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2-Factor Authentication 101: What It Is and Why It Matters

This post is also available in: French, German, Portuguese (Brazil)
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2-factor authentication (2FA) adds a second layer of safety to your online account, but what exactly is 2FA, and why should you care?

 You might have seen 2FA and MFA in headlines lately, been asked to turn them on in your Google account, or set them up while you were onboarding at your job. These numbers and letters can make a huge difference in your online security, but what do they actually mean and do? 

2-factor authentication (2FA)

2FA is an extra layer of security for your account beyond just a username and password. It requires a token (a second credential), in addition to your password, for you to gain access to your account. Getting that token requires access to something that belongs to you—like your cell phone, email, or fingerprint. When you log in to a 2FA-enabled account, you’ll be prompted to type in your username and password (or autofill them if you use Dashlane) and provide that token.  

2FA vs. MFA

The difference is simple: 2FA requires two methods of authentication (like your password and fingerprint), while MFA (multi-factor authentication) requires two or more methods (for example, your password, PIN, and fingerprint).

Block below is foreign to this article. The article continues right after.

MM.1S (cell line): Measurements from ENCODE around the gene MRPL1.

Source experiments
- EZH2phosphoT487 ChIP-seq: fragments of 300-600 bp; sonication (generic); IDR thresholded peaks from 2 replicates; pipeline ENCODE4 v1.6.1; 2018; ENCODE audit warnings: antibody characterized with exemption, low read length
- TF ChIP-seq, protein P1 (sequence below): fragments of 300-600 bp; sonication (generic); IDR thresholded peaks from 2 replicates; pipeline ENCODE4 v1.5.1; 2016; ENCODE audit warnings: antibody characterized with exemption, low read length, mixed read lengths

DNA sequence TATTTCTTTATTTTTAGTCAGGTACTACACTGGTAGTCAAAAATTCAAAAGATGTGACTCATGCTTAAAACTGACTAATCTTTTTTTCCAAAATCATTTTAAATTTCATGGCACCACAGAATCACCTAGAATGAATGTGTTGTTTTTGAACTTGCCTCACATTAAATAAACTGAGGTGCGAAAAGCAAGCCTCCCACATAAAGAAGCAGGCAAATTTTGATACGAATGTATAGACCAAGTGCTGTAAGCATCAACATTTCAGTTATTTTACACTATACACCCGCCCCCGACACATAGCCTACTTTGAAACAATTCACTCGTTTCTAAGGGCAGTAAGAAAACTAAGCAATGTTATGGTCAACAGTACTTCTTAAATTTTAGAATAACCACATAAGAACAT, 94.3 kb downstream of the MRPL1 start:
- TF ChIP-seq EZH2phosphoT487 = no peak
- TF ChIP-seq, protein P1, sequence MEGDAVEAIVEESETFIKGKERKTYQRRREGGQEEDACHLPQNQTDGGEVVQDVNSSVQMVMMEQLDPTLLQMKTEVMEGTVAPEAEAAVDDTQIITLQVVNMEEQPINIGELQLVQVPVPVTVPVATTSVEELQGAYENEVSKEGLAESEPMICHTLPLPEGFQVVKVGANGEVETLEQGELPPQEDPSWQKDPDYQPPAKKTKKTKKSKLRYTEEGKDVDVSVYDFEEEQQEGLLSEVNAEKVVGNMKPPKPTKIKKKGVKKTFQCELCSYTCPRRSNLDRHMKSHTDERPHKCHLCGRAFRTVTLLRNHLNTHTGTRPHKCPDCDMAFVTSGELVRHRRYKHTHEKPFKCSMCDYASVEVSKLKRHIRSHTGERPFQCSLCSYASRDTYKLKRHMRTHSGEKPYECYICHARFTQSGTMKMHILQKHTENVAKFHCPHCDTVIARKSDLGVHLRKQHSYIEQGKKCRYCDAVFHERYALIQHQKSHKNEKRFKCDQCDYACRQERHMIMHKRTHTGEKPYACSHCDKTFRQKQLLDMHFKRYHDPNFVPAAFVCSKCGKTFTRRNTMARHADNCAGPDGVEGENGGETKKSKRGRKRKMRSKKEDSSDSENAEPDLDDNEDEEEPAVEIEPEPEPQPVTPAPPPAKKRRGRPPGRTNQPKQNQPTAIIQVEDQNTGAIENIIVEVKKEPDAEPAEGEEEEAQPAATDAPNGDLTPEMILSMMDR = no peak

The benefits of 2FA

Logins are the most sought-after type of data for cybercriminals. In fact, 61% of data breaches involve compromised credentials. 2FA levels up your cybersecurity dramatically by protecting against phishing, social engineering, and password brute-force attacks. It also secures your logins from attackers exploiting weak or stolen credentials. If that’s not enough of an incentive to enable it, here are a few more reasons to add 2FA to your security routine: 

  • When 2FA is done right, it’s super easy to use. (Dashlane makes this possible with 2FA tools like Dashlane Authenticator). 
  • Experts highly recommend 2FA. When asked what cybersecurity issue she would fix to make the world a better place, cybersecurity journalist and author Nicole Perloth answered 2FA. “2FA, MFA, it’s ridiculous how many of these attacks come in because someone didn’t turn on MFA…time and time again if they would have just switched on 2FA, some of these attacks wouldn’t have been possible.” 

The moral of the story? Ice cream is better with sprinkles, hot chocolate is better with whipped cream, and your digital footprint is better protected with 2FA. 

    Dashlane

    Dashlane is a web and mobile app that simplifies password management for people and businesses. We empower organizations to protect company and employee data, while helping everyone easily log in to the accounts they need—anytime, anywhere.

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